Boxing Is A Problem Solving Sport With Real Consequences
The goal of boxing is to beat the other opponent either by K.O. or by gaining a higher score through landing clean hits, dodging, blocking, parrying, and overall domination of the round. Boxing is still just a game. There is a winner, loser, and sometimes a draw. In order to win, you must build up attributes. Speed, strength, technique, confidence, and footwork are all crucial elements that need to be maximized.
However, what if those attributes with your opponent were exactly the same? Usually in this case, I would say the more intelligent boxer is likely to win because they are able to use their attributes more effectively than the other person.
There are times when you don’t know what your opponent will do, so you will need to make an educated guess based off what you learned about the enemy so far. This is why it’s usually a good idea to start the first round primarily with jabs and pay close attention to your opponent’s movements. If you can understand their rhythm, you will feel more confidence because you can predict what’s coming. It’s a lot easier to dodge a punch if you know which one is coming, especially if you’re throwing a counter.
You Can’t Achieve What Your Mind Can’t Conceive.
Learn To Anticipate Your Opponent’s Actions
Problem solving skills can also be applied to your training. For example, say your punching power is good and has hit a plateau, but you’re still lacking in accuracy or footwork. A good idea might be to focus more on running and accuracy training for a month while you take a break from the heavy bag.
Switching up your routine can improve your focus at times and by the time you come back to the punching bag, you might find you’re better than before because it’s easier to have fun. When you have fun while you train, you do better. This remains true for fighting as well. You’re naturally more focused and you’re not wasting energy by trying too hard and overthinking things. People will call it “being in the zone” or “accessing your flow state”, and every time I train I try to get into that flow state because well, I like having fun!
There is always room for improvement. And problem solving skills are your best ticket besides patience to get out of any plateau.
Basic Problem Solving Technique
Simple Steps Applicable To Any Problem:
1. Write down as much as you can about the problem.
2. If you can, break the problem down into smaller problems.
3. Create a plan to solve each little problem.
4. Engineer all your little plans so they fit one master plan that solves the original problem.
Problem to solve -> lose weight.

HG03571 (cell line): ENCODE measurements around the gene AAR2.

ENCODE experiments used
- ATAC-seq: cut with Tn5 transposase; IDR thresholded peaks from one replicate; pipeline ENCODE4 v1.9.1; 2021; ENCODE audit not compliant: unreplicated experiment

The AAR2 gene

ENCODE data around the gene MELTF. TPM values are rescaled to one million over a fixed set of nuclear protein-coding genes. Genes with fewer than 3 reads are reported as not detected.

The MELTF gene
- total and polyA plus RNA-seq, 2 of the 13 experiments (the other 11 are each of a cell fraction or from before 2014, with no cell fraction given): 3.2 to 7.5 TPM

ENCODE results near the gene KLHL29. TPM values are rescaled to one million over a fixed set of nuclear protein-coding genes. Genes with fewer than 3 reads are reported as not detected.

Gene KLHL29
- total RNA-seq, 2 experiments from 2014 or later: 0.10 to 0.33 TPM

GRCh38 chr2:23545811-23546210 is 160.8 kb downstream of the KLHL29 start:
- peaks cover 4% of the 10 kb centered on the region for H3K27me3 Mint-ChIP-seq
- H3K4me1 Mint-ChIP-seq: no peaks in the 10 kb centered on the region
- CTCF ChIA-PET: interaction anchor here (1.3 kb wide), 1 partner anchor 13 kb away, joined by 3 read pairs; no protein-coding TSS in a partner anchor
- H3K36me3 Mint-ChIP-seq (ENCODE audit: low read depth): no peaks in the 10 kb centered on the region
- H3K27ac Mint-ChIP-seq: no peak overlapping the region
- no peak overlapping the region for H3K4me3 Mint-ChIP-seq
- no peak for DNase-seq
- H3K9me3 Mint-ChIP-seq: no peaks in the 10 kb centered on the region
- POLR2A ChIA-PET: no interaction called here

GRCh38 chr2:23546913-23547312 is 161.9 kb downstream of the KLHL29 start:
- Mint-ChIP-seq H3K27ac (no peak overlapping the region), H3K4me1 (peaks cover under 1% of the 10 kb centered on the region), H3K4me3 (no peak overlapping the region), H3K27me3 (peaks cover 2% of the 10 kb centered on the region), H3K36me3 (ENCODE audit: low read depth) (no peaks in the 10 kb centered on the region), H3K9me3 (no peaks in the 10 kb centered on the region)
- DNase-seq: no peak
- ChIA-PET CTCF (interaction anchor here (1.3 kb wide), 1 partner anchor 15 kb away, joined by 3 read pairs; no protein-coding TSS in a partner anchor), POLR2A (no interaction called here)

A simple answer would be to simply eat less, however, other problems emerge when you make that the answer. Such as, making sure you are getting enough nutrition, or that when you eat less, you don’t feel good and end up relapsing by eating more food afterwards, thus gaining even more weight. In reality, “eat less” was never the answer in the first place if it doesn’t work for you consistently. Otherwise, you wouldn’t have relapsed. We all have different bodies and we all need to figure out our own answers.
Much of the time, we think problems are too big and too vague to properly handle. It’s what we humans do. So the way to begin implementing the technique is to research on how weight is lost. Second, break down “lose weight” into a more detailed problem like “lose weight and still feel good.” Third, make plans to satisfy both issues such as: giving yourself more time to lose weight and have fun with healthy eating by learning new recipes that taste good and are good for you. Lastly, put your plans into motion. Develop a timeline with goals. Such as setting one day a week for 6 months when you only eat healthy. Then increase that to two days a week in the next 6 months. And if that’s all your comfortable with doing, than do that.
Taking some action is better than not trying at all. You will technically lose weight and still feel good by the end of the year, but more importantly, you won’t regret doing nothing.
A Great Way To Improve Problem Solving Skills -> Programming
Programming improves how you think about things and how you approach problems in general.
For example: In object oriented programming (OOP) you have these things called objects. And that’s exactly what they are, “things.” And a program is really just a list of instructions telling the computer what to do. So saying to the computer, “Go do things!” Is too vague of a thing for the computer to understand what you mean. You need to translate what you want to happen into the computer language, which may get translated by a compiler into 1s and 0s. See that’s all a computer can understand because computers are dumb. They take everything too literally, so they have no idea what you are talking about until you spell it out for them perfectly. For instance, you can’t be a single character off when typing the url into the address bar. If you do you’ll get an error or be sent off to who knows where land in the internet
– Try out programming! -> https://www.codecademy.com/